dnl # the local system) an 'expensive' mailer (see above)
    define(`SMTP_MAILER_FLAGS', `+e')dnl
    dnl # Stop putting our hostname on mail and just put '' by default
    define(`confDOMAIN_NAME', `')dnl
    dnl # Not permenantly connected to the net, so don't go looking up names all
    dnl # the time.
    dnl # Add `' to class 'm' - used for *everything* rewrite related
    dnl # Add our domain name (from confDOMAIN_NAME) to any and all mail without it
    dnl # Rewrite both header and envelope of the mail message.
    dnl # File containing all of the domains we will accept mail for
    define(`confCW_FILE', `/etc/mail/')dnl
    dnl # Relay anything in the domain `' but not anything else.
    dnl # Address translation for outgoing mail, with the hash database located
    dnl # in /etc/mail/outgoing.trans.db
    FEATURE(`genericstable', `hash /etc/mail/outgoing.trans.db')dnl
    dnl # Apply translation to anything in `'
    dnl # The mailers we want to support
  • To have this work properly (internal mail not rewritten) we must remove the local masquerades:
    • In ruleset 10 (SEnvFromL=10) remove the line involving MasqEnv.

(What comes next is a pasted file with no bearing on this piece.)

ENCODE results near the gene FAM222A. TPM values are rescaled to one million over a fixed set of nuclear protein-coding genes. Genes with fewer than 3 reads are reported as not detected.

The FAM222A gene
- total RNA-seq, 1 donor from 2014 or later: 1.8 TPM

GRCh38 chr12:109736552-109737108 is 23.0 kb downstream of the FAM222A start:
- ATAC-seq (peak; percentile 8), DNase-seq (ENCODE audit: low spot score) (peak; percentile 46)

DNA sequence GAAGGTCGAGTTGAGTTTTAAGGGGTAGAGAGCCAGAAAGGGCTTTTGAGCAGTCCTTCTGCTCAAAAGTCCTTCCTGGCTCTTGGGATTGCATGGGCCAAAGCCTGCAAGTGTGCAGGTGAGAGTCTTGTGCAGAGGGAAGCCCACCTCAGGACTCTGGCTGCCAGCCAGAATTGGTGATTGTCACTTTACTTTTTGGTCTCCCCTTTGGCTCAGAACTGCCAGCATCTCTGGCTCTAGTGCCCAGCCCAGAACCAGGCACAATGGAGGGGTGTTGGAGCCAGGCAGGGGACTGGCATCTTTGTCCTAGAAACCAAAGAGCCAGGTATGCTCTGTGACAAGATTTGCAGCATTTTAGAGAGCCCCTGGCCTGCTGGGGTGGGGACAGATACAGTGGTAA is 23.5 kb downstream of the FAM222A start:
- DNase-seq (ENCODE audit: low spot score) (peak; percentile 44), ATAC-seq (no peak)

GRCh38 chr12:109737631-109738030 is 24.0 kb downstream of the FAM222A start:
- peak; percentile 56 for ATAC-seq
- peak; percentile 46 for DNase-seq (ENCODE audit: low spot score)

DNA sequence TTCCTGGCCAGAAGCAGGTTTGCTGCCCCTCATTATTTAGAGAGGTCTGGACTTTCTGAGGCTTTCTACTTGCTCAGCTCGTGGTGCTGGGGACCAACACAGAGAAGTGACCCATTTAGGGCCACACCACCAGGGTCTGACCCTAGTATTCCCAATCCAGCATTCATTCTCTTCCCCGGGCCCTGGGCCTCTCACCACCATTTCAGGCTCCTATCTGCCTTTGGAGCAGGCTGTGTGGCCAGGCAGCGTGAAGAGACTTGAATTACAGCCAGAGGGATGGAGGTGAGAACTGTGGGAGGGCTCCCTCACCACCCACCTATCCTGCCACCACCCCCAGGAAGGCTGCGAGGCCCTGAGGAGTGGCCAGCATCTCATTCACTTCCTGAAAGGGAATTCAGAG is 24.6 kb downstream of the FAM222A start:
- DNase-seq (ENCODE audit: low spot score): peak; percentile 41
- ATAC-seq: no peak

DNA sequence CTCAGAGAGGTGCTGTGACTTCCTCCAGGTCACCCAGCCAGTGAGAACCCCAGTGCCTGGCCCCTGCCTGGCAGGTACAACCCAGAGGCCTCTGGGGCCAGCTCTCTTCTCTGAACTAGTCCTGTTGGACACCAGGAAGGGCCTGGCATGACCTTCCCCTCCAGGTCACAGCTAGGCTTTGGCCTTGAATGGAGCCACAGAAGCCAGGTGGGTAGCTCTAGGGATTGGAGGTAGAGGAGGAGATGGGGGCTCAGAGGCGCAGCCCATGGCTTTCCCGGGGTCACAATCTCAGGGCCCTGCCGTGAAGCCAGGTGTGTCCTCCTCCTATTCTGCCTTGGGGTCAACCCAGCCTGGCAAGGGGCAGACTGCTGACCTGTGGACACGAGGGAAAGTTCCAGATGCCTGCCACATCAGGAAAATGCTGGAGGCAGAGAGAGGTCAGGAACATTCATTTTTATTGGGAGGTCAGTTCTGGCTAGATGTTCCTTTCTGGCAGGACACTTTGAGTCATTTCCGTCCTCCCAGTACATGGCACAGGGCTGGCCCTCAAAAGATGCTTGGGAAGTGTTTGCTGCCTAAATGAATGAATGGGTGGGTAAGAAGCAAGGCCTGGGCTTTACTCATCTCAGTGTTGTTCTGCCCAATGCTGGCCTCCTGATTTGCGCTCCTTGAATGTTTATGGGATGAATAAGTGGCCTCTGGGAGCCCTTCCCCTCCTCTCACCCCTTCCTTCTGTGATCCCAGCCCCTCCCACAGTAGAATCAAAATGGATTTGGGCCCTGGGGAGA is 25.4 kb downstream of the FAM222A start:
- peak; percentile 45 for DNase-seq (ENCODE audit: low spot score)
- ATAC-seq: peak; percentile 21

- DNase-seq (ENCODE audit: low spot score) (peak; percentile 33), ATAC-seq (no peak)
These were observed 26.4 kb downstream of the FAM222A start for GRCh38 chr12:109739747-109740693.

• In ruleset 30 (SHdrFromL=30) remove the line involving MasqHdr.
  • There are a couple of support files needed, as well.
  • /etc/mail/outgoing.trans.txt:
  • The list of domains we will accept mail for (/etc/mail/
  • And a nice /etc/mail/Makefile to remake all the configs:
    all: outgoing.trans.db
    outgoing.trans.db: outgoing.trans.txt
    	cp outgoing.trans.db outgoing.trans.db.old
    	makemap hash outgoing.trans.db < outgoing.trans.txt

    	m4 $(SENDMAIL_CF_M4) >
  • Just remember to run make from the /etc/mail directory.

Mail over dialups, using one external mail address

A sneaky way of doing things which only works if your mailbox provider will handle it. Check if they preserve 'detail' specifiers (username+detail form).

  • /etc/mail/
    define(`confCON_EXPENSIVE', `True')dnl
    define(`SMTP_MAILER_FLAGS', `+e')dnl
    dnl # Class m additions
    dnl # Hosts we will accept mail for
    define(`confCW_FILE', `/etc/mail/')dnl
    dnl # Address translation for outgoing mail, with the hash database located
    dnl # in /etc/mail/outgoing.trans.db
    FEATURE(`genericstable', `hash /etc/mail/outgoing.trans.db')dnl
    dnl # Translate incoming mail
    FEATURE(`virtusertable', `hash /etc/mail/incoming.trans.db')dnl
  • /etc/mail/outgoing.trans.txt: